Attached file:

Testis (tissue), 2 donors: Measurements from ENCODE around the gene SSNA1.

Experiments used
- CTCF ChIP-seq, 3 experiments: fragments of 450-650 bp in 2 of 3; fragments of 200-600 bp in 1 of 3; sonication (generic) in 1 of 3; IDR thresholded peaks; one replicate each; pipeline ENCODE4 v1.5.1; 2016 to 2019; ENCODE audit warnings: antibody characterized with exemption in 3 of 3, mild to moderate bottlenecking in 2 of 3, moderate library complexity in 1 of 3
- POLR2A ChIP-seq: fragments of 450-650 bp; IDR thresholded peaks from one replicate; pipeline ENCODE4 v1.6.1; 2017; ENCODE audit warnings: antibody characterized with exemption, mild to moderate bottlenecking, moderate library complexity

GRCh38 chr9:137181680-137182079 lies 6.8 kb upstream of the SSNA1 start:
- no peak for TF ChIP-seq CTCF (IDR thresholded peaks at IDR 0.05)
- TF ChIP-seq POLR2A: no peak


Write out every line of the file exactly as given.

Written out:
Testis (tissue), 2 donors: Measurements from ENCODE around the gene SSNA1.

Experiments used
- CTCF ChIP-seq, 3 experiments: fragments of 450-650 bp in 2 of 3; fragments of 200-600 bp in 1 of 3; sonication (generic) in 1 of 3; IDR thresholded peaks; one replicate each; pipeline ENCODE4 v1.5.1; 2016 to 2019; ENCODE audit warnings: antibody characterized with exemption in 3 of 3, mild to moderate bottlenecking in 2 of 3, moderate library complexity in 1 of 3
- POLR2A ChIP-seq: fragments of 450-650 bp; IDR thresholded peaks from one replicate; pipeline ENCODE4 v1.6.1; 2017; ENCODE audit warnings: antibody characterized with exemption, mild to moderate bottlenecking, moderate library complexity

GRCh38 chr9:137181680-137182079 lies 6.8 kb upstream of the SSNA1 start:
- no peak for TF ChIP-seq CTCF (IDR thresholded peaks at IDR 0.05)
- TF ChIP-seq POLR2A: no peak